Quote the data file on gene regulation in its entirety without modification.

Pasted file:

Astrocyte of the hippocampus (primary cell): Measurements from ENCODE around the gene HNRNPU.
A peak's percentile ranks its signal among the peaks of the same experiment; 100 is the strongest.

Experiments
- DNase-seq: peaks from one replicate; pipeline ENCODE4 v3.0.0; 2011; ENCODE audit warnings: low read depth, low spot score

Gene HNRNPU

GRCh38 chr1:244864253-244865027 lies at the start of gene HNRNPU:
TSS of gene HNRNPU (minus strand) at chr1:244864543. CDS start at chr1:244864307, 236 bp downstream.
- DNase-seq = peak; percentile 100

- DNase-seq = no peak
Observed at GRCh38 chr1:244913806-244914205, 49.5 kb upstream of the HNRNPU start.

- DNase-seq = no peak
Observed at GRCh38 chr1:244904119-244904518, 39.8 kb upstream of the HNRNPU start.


Astrocyte of the hippocampus (primary cell): Measurements from ENCODE around the gene HNRNPU.
A peak's percentile ranks its signal among the peaks of the same experiment; 100 is the strongest.

Experiments
- DNase-seq: peaks from one replicate; pipeline ENCODE4 v3.0.0; 2011; ENCODE audit warnings: low read depth, low spot score

Gene HNRNPU

GRCh38 chr1:244864253-244865027 lies at the start of gene HNRNPU:
TSS of gene HNRNPU (minus strand) at chr1:244864543. CDS start at chr1:244864307, 236 bp downstream.
- DNase-seq = peak; percentile 100

- DNase-seq = no peak
Observed at GRCh38 chr1:244913806-244914205, 49.5 kb upstream of the HNRNPU start.

- DNase-seq = no peak
Observed at GRCh38 chr1:244904119-244904518, 39.8 kb upstream of the HNRNPU start.